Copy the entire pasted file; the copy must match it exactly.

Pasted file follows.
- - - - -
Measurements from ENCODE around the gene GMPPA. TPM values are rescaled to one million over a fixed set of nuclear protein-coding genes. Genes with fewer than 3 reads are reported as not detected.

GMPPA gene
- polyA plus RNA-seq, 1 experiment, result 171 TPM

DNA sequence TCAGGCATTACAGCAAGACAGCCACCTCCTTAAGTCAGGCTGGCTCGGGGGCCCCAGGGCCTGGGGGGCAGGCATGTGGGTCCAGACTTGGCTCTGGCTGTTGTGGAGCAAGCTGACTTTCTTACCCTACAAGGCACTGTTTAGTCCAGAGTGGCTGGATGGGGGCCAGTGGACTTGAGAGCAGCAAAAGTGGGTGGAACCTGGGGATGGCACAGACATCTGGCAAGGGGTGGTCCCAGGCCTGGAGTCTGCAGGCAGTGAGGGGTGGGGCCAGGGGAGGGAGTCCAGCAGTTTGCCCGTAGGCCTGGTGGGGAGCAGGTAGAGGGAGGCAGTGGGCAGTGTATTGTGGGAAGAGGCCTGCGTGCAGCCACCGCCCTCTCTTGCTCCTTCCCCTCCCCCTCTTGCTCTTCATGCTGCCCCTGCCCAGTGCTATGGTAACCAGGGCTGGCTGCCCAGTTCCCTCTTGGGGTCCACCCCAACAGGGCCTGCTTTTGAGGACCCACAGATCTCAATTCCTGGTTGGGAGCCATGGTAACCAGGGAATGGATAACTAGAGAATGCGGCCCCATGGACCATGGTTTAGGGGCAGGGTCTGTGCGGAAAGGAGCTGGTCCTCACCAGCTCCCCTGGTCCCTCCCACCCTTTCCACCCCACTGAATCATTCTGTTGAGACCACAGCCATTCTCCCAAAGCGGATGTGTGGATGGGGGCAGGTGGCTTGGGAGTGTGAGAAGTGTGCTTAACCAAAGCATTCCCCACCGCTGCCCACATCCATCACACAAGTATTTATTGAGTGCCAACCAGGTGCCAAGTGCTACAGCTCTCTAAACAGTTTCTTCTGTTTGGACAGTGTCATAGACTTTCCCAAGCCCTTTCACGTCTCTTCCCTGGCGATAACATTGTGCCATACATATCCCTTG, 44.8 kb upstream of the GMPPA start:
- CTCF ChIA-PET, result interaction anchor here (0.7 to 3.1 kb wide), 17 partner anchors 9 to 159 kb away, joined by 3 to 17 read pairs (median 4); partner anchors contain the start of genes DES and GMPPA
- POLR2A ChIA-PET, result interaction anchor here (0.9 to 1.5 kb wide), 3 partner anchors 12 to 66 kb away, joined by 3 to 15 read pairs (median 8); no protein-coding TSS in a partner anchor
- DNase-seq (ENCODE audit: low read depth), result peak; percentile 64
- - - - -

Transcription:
Measurements from ENCODE around the gene GMPPA. TPM values are rescaled to one million over a fixed set of nuclear protein-coding genes. Genes with fewer than 3 reads are reported as not detected.

GMPPA gene
- polyA plus RNA-seq, 1 experiment, result 171 TPM

DNA sequence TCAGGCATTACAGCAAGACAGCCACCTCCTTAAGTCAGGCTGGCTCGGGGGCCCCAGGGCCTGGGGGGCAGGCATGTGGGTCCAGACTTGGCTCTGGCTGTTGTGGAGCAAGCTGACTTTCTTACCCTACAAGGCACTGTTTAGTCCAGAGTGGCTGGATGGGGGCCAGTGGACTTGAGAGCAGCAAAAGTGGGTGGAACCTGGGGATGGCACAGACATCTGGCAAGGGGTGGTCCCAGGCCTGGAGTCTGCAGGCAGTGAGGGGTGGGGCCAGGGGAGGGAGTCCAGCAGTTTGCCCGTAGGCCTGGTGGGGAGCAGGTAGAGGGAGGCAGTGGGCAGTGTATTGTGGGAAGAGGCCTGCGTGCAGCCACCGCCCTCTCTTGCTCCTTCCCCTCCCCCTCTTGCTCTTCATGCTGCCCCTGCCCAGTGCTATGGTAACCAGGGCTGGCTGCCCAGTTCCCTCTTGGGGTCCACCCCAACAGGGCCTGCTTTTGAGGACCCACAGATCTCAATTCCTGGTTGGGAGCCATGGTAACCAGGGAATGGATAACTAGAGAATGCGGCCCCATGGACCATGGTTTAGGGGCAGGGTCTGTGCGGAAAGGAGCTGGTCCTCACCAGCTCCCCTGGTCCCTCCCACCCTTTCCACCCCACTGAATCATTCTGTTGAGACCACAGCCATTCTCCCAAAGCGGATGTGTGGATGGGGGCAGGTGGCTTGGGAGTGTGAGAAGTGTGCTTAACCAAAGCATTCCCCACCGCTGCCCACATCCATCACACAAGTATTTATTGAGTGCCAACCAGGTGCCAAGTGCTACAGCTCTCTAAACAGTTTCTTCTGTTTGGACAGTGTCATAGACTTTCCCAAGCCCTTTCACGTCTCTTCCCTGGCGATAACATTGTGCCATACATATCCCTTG, 44.8 kb upstream of the GMPPA start:
- CTCF ChIA-PET, result interaction anchor here (0.7 to 3.1 kb wide), 17 partner anchors 9 to 159 kb away, joined by 3 to 17 read pairs (median 4); partner anchors contain the start of genes DES and GMPPA
- POLR2A ChIA-PET, result interaction anchor here (0.9 to 1.5 kb wide), 3 partner anchors 12 to 66 kb away, joined by 3 to 15 read pairs (median 8); no protein-coding TSS in a partner anchor
- DNase-seq (ENCODE audit: low read depth), result peak; percentile 64